Peridotite: Difference between revisions

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'''Peridotite''' is a dense, coarse-grained [[igneous rock]] consisting mostly of the minerals [[olivine]] and [[pyroxene]]. Peridotite is [[ultramafic]], as the rock contains less than 45% [[silica]]. It is high in [[magnesium]] (Mg<sup>2+</sup>), reflecting the high proportions of magnesium-rich olivine, with appreciable [[iron]]. Peridotite is derived from the [[Earth's mantle]], either as solid blocks and fragments, or as crystals accumulated from magmas that formed in the mantle. The compositions of peridotites from these layered [[igneous]] complexes vary widely, reflecting the relative proportions of [[pyroxene]]s, [[chromite]], [[plagioclase]], and [[amphibole]].
 
Peridotite is the dominant rock of the upper part of the [[Mantle (geology)|Earth's mantle]]. The compositions of peridotite [[nodule (geology)|nodules]] found in certain basalts and [[kimberlite pipe|diamond pipes]] ([[kimberlite]]s) are of special interest, because they provide samples of the Earth's mantle brought up from depths ranging from about 30&nbsp;km to 200&nbsp;km or more. Some of the nodules preserve [[isotope]] ratios of [[osmium]] and other elements that record processes that occurred when the earth was formed, and so they are of special interest to [[paleogeology|paleogeologists]] because they provide clues to the early composition of the Earth's mantle and the complexities of the processes that occurred.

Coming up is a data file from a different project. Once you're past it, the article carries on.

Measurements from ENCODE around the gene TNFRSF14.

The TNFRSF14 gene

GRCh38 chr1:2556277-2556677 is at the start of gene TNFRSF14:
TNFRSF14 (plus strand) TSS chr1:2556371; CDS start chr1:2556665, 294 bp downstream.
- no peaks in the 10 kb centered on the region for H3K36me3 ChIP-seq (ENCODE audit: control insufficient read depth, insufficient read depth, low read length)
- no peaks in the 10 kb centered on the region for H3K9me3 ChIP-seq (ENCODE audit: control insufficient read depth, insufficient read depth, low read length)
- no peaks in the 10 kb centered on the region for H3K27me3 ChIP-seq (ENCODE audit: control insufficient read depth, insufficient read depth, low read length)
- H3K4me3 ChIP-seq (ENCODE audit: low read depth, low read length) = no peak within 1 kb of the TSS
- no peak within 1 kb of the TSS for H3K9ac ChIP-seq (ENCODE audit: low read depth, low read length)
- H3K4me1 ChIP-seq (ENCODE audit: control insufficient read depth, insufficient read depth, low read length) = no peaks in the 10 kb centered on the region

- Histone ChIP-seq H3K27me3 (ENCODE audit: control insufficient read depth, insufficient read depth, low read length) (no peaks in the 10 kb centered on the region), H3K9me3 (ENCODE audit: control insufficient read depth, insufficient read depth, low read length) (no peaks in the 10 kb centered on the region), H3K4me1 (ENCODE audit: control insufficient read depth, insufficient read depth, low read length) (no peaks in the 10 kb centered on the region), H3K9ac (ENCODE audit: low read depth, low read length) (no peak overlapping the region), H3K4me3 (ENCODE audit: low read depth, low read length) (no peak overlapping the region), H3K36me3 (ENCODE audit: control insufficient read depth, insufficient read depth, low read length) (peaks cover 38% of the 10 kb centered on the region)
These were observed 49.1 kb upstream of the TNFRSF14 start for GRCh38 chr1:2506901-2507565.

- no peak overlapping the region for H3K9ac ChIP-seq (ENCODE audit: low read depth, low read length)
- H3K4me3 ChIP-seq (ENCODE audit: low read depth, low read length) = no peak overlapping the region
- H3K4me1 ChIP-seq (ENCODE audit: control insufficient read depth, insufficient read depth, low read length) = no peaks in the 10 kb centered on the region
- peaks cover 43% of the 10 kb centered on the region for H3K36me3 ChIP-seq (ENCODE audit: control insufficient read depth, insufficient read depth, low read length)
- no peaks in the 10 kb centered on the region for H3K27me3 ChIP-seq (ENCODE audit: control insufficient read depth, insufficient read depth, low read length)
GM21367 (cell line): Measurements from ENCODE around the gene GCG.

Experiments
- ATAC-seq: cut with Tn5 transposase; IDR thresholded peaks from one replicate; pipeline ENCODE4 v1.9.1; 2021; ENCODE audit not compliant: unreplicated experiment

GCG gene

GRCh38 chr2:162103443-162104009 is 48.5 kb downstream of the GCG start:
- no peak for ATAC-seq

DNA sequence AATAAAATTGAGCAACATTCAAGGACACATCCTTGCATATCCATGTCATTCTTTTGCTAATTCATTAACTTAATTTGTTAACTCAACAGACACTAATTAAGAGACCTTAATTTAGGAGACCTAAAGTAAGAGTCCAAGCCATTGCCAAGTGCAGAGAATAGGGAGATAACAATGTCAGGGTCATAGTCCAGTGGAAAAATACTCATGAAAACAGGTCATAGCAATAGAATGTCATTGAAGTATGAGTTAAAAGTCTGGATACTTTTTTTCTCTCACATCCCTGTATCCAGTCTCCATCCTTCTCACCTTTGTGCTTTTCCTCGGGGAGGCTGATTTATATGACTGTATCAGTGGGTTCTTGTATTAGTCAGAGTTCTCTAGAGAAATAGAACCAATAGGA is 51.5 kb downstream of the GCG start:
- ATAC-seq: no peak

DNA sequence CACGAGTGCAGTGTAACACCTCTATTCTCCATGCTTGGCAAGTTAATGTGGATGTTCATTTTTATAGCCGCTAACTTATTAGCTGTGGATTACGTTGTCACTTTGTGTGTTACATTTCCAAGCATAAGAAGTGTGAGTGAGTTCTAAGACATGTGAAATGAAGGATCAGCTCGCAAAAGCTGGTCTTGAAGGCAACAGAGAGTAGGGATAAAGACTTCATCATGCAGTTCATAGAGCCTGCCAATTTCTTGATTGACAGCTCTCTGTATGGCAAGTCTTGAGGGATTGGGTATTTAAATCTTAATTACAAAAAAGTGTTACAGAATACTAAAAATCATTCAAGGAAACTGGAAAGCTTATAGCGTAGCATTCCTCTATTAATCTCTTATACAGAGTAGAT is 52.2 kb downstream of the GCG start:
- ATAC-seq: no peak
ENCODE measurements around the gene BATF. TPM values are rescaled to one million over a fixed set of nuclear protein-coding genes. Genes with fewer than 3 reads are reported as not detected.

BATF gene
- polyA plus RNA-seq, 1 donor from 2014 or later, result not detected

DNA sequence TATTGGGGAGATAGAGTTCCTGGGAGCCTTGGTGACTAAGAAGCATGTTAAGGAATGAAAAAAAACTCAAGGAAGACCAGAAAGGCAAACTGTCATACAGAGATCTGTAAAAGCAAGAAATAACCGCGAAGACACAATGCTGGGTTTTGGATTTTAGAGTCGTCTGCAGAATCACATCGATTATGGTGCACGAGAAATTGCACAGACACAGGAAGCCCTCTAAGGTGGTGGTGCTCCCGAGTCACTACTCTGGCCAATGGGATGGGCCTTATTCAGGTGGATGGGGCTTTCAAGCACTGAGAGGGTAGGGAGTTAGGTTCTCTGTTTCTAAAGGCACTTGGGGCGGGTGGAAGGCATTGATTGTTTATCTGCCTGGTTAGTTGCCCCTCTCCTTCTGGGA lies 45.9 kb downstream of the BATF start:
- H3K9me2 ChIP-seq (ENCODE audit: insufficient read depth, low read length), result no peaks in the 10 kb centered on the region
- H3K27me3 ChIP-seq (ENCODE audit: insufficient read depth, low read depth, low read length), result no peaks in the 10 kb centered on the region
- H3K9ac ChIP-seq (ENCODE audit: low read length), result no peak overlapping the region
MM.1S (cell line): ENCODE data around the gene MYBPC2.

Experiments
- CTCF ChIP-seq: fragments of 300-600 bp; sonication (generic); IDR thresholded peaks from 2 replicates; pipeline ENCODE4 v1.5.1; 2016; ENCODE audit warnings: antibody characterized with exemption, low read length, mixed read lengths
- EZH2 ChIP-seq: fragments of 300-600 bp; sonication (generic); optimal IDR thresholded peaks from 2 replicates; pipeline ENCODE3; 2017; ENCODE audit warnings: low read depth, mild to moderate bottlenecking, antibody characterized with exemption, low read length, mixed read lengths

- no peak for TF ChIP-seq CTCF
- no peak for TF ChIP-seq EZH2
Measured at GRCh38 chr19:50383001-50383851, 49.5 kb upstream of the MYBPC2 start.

The word ''peridotite'' comes from the gemstone [[peridot]], which consists of pale green olivine.<ref>Collins Australian Dictionary, 7th edition</ref> Classic peridotite is bright green with some specks of black, although most hand samples tend to be darker green. Peridotitic outcrops typically range from earthy bright yellow to dark green in color; this is because olivine is easily weathered to [[iddingsite]]. While green and yellow are the most common colors, peridotitic rocks may exhibit a wide range of colors such as blue, brown, and red.